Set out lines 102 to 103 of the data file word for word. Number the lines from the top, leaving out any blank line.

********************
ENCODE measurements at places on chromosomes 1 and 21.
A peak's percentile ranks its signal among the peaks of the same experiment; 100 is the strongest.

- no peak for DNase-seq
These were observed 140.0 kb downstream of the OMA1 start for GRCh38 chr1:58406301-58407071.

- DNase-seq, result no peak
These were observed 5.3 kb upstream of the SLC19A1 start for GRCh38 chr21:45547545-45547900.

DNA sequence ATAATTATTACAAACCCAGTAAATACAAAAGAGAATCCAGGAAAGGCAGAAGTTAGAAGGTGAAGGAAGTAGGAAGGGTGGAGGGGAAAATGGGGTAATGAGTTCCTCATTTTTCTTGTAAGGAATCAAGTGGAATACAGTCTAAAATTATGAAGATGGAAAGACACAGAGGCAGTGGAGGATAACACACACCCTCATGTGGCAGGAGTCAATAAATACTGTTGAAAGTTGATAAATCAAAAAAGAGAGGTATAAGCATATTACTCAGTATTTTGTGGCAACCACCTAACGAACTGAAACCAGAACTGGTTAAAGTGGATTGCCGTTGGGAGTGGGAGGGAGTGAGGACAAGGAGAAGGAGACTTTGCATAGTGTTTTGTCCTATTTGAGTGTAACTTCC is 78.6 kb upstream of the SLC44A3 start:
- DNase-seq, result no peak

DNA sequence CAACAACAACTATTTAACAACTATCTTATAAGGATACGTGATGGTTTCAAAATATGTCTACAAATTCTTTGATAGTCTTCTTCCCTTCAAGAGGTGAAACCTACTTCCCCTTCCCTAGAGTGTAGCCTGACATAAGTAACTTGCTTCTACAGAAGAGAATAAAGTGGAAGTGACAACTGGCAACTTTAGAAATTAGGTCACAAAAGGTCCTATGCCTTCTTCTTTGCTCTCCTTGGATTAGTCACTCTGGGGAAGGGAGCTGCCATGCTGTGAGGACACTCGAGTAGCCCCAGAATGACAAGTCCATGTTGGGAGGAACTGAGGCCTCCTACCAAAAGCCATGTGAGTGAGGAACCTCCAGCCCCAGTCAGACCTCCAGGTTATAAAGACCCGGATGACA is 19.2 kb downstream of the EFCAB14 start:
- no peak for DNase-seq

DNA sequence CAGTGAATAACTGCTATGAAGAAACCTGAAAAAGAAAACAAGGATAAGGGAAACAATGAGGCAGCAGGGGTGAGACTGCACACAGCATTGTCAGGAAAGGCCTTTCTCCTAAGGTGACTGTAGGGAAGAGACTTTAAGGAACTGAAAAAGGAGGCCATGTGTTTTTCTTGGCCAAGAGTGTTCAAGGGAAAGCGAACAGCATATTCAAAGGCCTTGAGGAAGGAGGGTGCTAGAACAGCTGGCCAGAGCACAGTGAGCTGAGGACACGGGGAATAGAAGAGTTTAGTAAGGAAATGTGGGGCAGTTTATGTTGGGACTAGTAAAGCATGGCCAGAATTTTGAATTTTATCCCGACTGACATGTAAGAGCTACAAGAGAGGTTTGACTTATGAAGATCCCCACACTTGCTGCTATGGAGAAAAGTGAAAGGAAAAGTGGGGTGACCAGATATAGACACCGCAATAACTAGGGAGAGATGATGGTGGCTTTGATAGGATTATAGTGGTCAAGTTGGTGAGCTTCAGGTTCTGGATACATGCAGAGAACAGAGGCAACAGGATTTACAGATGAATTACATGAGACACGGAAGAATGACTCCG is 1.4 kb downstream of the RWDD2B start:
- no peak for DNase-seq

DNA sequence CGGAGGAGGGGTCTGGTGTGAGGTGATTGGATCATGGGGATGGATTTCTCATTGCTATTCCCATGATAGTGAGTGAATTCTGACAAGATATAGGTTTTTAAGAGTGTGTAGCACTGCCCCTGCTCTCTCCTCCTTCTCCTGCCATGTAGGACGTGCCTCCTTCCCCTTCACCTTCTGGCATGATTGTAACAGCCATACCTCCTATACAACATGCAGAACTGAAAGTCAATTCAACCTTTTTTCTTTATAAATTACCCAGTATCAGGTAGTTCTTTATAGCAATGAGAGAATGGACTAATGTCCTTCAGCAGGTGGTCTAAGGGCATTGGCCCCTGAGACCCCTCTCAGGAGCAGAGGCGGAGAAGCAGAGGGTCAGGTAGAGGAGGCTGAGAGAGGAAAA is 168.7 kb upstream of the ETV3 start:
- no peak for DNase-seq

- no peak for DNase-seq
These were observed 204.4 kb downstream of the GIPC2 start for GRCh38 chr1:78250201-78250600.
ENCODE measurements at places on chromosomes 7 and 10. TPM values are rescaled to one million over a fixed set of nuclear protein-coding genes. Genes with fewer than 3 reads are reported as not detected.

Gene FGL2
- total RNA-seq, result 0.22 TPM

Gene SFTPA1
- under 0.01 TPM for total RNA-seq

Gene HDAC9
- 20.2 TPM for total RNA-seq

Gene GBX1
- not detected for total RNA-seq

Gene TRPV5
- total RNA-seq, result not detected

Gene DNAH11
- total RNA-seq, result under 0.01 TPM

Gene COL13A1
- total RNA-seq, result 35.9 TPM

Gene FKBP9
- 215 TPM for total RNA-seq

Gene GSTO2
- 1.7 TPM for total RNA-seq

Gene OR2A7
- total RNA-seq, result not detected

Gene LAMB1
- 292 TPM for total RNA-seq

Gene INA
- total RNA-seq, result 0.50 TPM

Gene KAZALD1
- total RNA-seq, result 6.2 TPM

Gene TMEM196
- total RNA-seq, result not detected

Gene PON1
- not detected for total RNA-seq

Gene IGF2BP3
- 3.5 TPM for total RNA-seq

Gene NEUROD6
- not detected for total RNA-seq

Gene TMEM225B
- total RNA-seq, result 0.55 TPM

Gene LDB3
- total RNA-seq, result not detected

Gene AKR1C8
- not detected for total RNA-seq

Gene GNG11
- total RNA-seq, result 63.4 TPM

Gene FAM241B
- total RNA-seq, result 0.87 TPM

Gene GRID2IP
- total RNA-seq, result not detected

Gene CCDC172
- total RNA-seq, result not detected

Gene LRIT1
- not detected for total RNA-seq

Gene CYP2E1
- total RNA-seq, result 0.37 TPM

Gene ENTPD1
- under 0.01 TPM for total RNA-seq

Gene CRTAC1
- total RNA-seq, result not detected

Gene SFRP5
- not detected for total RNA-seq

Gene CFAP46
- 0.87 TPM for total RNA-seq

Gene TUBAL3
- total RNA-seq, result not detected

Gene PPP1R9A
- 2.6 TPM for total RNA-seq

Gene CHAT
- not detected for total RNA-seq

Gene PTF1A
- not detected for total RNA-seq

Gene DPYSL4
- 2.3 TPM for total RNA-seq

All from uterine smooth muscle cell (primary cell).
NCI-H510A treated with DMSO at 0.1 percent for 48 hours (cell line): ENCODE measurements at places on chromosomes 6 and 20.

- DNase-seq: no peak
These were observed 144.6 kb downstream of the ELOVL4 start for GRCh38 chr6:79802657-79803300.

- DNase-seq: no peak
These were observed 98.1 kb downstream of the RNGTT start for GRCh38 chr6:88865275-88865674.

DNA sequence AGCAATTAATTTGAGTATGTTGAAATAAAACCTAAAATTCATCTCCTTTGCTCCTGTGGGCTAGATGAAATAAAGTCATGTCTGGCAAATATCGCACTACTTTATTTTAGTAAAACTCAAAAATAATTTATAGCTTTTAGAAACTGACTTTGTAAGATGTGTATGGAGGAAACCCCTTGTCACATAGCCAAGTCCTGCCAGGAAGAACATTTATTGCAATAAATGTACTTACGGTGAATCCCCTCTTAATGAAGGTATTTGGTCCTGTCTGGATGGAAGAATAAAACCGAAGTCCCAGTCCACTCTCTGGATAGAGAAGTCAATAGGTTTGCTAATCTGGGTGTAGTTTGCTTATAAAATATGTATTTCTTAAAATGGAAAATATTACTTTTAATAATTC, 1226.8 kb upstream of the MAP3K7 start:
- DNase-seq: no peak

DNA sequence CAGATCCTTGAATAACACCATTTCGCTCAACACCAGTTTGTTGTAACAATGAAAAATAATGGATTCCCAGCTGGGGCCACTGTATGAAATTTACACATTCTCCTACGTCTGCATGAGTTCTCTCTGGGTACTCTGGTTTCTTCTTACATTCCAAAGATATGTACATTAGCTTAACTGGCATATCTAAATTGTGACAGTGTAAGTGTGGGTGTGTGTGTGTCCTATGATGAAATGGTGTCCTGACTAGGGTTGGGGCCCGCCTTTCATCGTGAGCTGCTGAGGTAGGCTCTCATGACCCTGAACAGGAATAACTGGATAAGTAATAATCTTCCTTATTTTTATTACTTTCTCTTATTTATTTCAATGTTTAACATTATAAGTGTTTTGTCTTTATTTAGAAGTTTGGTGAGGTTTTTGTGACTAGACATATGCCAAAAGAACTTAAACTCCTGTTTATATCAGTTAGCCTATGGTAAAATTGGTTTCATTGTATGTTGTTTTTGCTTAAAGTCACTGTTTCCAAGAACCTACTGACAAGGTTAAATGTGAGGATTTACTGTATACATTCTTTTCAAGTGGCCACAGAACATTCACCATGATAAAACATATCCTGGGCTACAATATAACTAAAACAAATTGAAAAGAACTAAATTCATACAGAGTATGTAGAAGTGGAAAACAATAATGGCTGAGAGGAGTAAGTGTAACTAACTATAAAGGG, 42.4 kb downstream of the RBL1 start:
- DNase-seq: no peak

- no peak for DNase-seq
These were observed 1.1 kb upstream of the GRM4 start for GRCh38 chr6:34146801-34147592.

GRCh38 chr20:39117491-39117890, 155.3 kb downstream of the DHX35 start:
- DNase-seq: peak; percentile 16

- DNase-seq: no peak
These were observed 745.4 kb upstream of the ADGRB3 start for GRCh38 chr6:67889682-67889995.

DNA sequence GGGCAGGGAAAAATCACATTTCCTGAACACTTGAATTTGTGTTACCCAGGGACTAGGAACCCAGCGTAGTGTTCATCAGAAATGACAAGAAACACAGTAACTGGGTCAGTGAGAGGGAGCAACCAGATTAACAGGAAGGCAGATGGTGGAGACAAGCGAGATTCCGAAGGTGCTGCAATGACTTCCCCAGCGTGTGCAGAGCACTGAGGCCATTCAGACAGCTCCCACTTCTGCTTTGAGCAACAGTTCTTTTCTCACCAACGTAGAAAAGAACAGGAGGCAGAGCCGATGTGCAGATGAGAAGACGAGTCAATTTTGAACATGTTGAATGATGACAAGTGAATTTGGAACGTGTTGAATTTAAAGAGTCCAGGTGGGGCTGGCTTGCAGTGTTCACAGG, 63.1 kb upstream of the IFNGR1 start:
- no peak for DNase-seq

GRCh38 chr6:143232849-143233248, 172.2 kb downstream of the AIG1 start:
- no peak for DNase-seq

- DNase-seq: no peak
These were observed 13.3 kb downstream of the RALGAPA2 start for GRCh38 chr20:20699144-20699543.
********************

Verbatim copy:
- DNase-seq: no peak
These were observed 745.4 kb upstream of the ADGRB3 start for GRCh38 chr6:67889682-67889995.